I meant expert users in terms of OCaml knowledge. RSS has been on a down trend, and it’s not a good idea to rely on it. I’ve actually forgotten about its existence until you mentioned it now, ever since the death of google reader (and recently, digg reader).
No, techs that you don’t use anymore are not all deprecated and dead. Many people have been following the planet’s feed for a long while. It has a nice webpage easy to consult for people that don’t want to subscribe. It’s not broken, don’t try to fix it.
If you want to be productive, maybe add a way to post one-time blog posts to the planet and try to think of a convenient way to have topics here to discuss interesting feed entries. I’ve been considering automatically posting feed entries to reddit for a while, but never got around to do it.
But please don’t try to reinvent yet-another content federation method.
@Drup, I’m not trying to get rid of the planet – I think it’s great. I want it to be more prominent on the ocaml.org web page, and I think the way it’s currently presented (via indirect links) doesn’t make it visible enough. I’m also saying that having RSS as an option, while great, isn’t a justification for not increasing the page’s prominence since it’s so very important.
This describes a subset of what’s in OCaml Planet, which means that in practice this stuff that @bluddy is describing, much of which would have a long shelf life–it would be relevant for a long time–could get pushed down by job ads, compiler hackathon notices, etc. in OCamp Planet. Maybe there would be value to a second, specially curated collection for the sort of thing that @bluddy is talking about.
Another good one (pointed out by @bobbypriambodo) : using Klypse to have live-evaluation of OCaml on your web page or blog post.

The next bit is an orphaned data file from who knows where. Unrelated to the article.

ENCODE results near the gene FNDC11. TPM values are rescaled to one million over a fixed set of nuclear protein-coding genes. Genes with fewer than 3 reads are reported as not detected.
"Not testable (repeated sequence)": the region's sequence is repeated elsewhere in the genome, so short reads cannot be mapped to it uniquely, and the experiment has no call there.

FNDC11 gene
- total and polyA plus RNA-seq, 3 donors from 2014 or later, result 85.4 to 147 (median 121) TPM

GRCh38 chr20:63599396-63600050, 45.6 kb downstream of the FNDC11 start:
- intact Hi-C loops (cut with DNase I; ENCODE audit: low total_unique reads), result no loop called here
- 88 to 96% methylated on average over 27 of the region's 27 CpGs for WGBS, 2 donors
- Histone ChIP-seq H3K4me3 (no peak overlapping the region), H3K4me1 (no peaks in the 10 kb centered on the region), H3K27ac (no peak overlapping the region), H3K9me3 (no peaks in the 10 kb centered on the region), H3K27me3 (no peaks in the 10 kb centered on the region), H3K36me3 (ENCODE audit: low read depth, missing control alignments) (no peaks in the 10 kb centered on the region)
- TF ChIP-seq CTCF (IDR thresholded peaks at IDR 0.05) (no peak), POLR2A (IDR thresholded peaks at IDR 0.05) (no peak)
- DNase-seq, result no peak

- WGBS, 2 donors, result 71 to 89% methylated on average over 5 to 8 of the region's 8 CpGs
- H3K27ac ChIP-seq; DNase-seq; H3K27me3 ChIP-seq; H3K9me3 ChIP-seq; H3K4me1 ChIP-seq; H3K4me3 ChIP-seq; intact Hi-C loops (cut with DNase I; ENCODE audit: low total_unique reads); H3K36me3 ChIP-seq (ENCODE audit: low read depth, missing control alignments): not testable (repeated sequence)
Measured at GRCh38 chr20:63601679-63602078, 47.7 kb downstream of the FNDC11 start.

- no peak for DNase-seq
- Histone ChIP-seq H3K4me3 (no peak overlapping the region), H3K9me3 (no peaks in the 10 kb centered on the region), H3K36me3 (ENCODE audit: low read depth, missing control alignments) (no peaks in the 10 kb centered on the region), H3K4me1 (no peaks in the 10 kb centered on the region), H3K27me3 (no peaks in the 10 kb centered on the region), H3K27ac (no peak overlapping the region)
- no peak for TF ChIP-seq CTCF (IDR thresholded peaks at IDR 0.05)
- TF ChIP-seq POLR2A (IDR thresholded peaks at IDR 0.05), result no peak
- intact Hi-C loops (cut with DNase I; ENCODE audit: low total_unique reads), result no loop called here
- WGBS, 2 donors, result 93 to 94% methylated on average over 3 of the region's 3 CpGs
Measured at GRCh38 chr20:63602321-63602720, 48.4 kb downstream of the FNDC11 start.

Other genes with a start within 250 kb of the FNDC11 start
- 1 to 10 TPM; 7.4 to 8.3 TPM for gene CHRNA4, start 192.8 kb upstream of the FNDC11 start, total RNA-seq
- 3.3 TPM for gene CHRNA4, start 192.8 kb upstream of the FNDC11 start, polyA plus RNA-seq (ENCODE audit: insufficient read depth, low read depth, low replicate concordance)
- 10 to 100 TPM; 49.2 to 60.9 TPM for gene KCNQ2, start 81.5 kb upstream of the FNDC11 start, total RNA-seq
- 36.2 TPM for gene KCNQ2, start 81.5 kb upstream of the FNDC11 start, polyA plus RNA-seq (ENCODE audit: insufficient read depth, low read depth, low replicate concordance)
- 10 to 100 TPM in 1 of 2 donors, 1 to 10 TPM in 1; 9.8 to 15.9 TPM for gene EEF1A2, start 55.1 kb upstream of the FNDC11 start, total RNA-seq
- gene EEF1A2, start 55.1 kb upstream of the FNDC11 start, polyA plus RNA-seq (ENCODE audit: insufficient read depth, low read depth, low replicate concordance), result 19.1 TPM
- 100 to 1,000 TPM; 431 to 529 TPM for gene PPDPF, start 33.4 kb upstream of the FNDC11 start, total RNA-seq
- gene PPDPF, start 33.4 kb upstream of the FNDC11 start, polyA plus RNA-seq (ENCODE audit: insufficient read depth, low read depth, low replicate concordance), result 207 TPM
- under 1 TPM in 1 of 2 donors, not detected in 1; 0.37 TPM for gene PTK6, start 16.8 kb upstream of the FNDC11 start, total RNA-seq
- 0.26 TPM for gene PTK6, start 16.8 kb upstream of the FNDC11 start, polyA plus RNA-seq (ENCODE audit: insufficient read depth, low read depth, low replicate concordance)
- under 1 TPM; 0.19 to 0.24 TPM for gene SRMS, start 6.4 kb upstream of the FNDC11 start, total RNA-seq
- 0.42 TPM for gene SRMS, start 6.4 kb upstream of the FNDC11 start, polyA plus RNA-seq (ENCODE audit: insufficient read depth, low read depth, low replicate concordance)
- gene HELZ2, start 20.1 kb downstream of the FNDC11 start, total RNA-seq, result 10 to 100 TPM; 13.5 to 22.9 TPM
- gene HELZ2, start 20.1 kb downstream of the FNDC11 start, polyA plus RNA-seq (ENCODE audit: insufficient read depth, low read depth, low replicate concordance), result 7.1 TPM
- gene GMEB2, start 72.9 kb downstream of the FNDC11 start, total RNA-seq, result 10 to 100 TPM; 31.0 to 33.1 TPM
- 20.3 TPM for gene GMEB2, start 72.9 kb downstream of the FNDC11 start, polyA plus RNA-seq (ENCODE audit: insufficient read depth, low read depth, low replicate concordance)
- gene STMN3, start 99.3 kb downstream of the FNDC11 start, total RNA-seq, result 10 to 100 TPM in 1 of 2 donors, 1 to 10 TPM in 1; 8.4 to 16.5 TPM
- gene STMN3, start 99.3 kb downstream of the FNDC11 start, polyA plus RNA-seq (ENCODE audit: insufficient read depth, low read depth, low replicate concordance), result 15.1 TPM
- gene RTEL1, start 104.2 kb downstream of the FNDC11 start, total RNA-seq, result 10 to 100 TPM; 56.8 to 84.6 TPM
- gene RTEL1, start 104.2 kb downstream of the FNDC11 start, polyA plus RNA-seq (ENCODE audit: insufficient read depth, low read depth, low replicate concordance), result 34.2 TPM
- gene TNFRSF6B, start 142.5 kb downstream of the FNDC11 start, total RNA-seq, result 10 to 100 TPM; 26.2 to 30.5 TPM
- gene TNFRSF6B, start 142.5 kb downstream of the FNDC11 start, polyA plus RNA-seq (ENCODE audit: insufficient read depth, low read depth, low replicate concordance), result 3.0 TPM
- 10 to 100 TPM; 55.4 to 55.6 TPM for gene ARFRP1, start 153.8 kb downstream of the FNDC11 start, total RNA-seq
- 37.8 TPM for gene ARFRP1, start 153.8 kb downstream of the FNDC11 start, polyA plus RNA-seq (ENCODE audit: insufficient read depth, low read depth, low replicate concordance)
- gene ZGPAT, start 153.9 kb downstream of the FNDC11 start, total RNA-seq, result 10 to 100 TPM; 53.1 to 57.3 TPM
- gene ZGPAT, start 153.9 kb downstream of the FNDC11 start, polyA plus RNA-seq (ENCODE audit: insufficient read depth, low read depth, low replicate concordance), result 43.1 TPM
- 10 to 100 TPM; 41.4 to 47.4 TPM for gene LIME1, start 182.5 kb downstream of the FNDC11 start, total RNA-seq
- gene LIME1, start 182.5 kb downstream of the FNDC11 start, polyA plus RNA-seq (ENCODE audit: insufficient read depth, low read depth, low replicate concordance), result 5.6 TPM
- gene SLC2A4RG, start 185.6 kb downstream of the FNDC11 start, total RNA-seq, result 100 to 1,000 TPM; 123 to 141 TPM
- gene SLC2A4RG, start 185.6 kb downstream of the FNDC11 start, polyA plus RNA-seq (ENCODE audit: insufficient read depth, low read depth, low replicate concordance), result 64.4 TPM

Great new article out by @bobbypriambodo, this time on creating a project with opam, caqti and postgresql.
Also, I’ll just mention that OCamlverse has had quite a few updates recently. If you haven’t checked it out yet, please do – everyone can request and receive automatic contribution rights, so if there’s something you want to fix up/contribute to, you’re welcome to do so.
A pair of great posts discussing @stedolan’s now-famous PLDI paper!
What do you think of https://lambdahackers.com/ocaml?
I made this website just for programmers to share and discuss.
It’s neat, but how is it different from reddit’s r/ocaml? You’ll have a hard time convincing people to sign up for yet another website. In any case, I don’t want this discussion to take over the thread, so you may want to announce your site in another thread.
Two great OPAM articles by @Khady:
These articles have been making the rounds on the Interwebs:
There are even newer rants:
@SanderSpies has posted 2 interesting articles on implementing OCaml with a WebAssembly backend:
Excellent blog post on implementing typing for algebraic effects in OCaml:
Some ICFP 2018 OCaml videos are up:
Winning on Windows: https://www.youtube.com/watch?v=1DAuSSljLFI
Wall (vector graphics): https://www.youtube.com/watch?v=bQB8kBkHxjk
Safely mixing OCaml and Rust: https://www.youtube.com/watch?v=UXfcENNM_ts
Merlin: A language server for OCaml: https://www.youtube.com/watch?v=VjLL9We1Fxc
I don’t know who is the author and how to contact him.
But, he should give a try at the parany library, if he is interested into parallelization of OCaml code.
The interface is more generic than parmap.
There might be times where one (parmap or parany) is faster than the other.
Especially, parany can work on an infinite stream of elements.
Did we just blow Go in this parallelization benchmark?